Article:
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Is Ge A Good Buy Now

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is ge a good buy now

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I'm giving away the ending now because the same investors I'm saying are safe to buy the stock also need to understand that, after seeing the company's fourth-quarter earnings and outlook, the recurring theme for 2023 will be patience. Across all three segments (the healthcare segment is now listed separately as GE HealthCare Technologies), it's a case of profit and cash flow headwinds in 2023. The reasons behind the headwinds are what is setting up the company for improved long-term growth.

GE Aerospace is the company's most substantial segment, and it's the one that beat management's guidance in the fourth quarter. Overall guidance for 2023 though appears to be a little weak on a headline basis. Looking back at the investor day presentation given in March 2022, management told investors to expect earnings of $3.8 billion to $4.3 billion and free cash flow (FCF) of $4.6 billion, which will be down slightly from 2021. The 2023 guidance in that March report called for $6 billion in earnings and improved FCF.

Ultimately, GE Aerospace sailed past the 2022 guidance with a profit of $4.8 billion and FCF of $4.9 billion. However, the updated guidance for 2023 now calls for just $5.3 billion to $5.7 billion in earnings, with FCF "up." On a superficial basis, it's disappointing earnings guidance for 2023, but here we see a positive headwind (pardon the oxymoron).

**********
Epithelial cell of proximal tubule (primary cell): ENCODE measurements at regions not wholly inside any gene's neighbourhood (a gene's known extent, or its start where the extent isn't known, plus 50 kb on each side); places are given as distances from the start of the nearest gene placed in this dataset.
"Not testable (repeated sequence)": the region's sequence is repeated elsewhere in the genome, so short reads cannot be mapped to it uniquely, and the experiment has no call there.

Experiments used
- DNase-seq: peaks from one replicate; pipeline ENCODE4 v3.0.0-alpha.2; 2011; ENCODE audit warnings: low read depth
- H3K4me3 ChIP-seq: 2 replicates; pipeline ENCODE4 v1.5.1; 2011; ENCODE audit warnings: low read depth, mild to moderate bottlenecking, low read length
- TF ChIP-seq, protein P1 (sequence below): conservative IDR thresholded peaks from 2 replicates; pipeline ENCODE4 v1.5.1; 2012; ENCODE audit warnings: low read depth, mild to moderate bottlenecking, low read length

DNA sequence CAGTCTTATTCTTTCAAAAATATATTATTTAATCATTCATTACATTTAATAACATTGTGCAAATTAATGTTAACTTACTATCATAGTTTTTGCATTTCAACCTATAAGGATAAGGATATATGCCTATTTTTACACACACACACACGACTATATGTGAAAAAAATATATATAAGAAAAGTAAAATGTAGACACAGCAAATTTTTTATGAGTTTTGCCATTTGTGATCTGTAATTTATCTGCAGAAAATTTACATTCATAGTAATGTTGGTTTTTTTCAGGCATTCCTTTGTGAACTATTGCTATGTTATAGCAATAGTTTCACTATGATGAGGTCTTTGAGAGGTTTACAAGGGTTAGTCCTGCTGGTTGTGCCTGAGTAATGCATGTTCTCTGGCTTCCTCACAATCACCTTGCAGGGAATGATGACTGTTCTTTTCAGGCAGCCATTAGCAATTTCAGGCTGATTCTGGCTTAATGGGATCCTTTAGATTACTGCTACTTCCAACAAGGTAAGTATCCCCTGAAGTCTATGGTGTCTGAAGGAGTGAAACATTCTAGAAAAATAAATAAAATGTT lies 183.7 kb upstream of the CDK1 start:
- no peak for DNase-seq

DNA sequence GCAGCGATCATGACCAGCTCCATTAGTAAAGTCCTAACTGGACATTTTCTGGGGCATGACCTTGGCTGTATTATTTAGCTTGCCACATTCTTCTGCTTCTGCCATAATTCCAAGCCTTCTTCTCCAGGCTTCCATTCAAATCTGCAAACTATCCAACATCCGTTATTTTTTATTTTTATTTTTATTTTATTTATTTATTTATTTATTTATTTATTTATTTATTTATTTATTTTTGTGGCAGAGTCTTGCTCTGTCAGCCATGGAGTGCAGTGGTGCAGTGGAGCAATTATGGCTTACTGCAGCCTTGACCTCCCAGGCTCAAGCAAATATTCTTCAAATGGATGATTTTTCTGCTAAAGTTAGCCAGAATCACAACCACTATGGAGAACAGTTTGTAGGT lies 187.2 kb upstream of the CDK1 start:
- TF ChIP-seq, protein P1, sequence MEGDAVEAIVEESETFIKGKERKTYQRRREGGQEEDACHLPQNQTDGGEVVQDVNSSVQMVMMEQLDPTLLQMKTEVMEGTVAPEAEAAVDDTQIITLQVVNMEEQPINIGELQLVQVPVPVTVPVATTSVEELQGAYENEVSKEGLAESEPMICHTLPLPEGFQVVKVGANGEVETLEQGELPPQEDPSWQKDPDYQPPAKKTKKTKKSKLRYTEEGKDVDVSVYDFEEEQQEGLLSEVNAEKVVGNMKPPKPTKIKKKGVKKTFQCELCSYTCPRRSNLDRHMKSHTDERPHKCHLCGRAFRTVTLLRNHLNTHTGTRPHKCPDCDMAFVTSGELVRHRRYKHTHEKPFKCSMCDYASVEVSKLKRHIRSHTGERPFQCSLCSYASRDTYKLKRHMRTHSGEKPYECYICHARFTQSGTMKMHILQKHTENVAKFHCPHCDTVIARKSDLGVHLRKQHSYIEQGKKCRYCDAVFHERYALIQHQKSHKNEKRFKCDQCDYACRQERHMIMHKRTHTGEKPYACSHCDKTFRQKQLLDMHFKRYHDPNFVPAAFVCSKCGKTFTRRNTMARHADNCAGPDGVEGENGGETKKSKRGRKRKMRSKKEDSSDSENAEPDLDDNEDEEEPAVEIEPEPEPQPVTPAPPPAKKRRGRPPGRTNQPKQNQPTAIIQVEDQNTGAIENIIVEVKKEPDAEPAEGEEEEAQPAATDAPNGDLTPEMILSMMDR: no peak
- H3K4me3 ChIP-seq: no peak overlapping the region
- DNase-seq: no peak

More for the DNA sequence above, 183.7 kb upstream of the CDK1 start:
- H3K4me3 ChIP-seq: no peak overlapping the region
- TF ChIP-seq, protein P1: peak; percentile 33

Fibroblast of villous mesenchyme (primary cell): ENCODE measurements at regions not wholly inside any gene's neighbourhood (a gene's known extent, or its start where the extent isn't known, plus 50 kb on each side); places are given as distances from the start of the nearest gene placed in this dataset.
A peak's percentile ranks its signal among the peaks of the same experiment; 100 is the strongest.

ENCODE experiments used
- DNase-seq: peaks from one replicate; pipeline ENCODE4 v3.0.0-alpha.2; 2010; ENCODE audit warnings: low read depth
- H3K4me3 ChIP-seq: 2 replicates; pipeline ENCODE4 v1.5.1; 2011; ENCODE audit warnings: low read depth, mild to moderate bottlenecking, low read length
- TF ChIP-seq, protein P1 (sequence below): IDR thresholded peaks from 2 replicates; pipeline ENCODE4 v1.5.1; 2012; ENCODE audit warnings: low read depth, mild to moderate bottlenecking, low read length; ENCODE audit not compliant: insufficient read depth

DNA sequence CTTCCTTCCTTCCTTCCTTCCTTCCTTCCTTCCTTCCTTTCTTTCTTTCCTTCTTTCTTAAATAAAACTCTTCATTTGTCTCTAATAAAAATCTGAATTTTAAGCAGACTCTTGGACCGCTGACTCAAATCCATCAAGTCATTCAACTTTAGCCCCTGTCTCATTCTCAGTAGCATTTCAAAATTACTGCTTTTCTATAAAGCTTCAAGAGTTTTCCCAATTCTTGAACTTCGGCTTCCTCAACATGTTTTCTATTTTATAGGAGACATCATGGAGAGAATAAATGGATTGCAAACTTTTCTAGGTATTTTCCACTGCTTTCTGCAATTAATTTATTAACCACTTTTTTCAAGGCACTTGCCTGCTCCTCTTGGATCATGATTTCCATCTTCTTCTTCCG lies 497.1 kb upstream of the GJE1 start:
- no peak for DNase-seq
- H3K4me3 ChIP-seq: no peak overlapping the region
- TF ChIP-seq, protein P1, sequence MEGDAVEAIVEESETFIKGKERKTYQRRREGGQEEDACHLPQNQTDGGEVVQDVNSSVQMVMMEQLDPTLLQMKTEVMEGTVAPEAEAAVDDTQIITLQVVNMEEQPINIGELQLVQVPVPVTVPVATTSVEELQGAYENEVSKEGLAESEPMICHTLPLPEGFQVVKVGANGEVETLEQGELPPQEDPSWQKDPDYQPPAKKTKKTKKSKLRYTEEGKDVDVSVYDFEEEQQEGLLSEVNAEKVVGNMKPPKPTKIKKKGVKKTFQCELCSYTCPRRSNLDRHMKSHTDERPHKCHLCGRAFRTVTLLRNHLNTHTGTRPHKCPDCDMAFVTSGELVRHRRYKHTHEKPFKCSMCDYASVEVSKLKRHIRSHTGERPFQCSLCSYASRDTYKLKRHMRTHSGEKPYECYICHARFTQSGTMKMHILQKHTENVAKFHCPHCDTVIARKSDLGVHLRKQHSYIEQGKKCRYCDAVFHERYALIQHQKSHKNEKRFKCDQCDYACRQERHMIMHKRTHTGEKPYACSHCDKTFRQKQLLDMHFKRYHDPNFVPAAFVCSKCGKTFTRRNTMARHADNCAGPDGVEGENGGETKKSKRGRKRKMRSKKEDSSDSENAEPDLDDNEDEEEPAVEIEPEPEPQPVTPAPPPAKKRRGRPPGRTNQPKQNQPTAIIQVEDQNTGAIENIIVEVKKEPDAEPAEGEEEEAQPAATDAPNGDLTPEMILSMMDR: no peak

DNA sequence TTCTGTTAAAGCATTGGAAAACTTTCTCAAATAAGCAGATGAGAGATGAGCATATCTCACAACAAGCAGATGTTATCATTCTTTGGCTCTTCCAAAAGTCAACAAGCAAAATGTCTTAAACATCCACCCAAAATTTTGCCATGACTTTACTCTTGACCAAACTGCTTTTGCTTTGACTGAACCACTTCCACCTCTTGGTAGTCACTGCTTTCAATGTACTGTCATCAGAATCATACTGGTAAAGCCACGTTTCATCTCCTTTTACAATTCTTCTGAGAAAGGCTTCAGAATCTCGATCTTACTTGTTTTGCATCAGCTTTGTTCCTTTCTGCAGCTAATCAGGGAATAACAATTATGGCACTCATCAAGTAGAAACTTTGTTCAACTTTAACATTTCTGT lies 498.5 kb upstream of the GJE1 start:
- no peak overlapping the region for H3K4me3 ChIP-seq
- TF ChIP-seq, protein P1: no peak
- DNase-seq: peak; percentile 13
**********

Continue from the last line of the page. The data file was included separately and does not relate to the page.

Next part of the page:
Engine suppliers need to ramp up production in order to help ramp up airplane production. For reference, GE Aerospace's joint venture with Safran, CFM International, is the sole engine provider (the LEAP engine) on the Boeing 737 MAX and one of two on the Airbus A320 neo family. However, airplane engines tend to lose money when initially sold, only to generate decades worth of higher-margin service/aftermarket revenue afterward.

The segment's problems in 2022 can be seen in this guidance table. Earnings come in worse than expected in 2022, but the guidance for "significantly better" earnings in 2023 doesn't mean a lot when it's a comparison based on a loss of $2.2 billion in 2022.

That said, the three businesses that comprise the segment (onshore wind, offshore wind, and grid) are all forecast to improve through 2023. Onshore orders in North America "more than doubled" in the fourth quarter, and CEO Lawrence Culp expects them to grow by 50% in 2023. Culp said, "We also expect a significant step-up in profit driven by lower warranty and related reserves, better price, and restructuring benefits."

This confirms the improvement in order pricing seen elsewhere. If warranty reserves do indeed improve, it implies that GE feels confident it won't suffer the kind of execution issues currently bedeviling Siemens Gamesa. With management being more selective over onshore orders, 2023 should be a better year.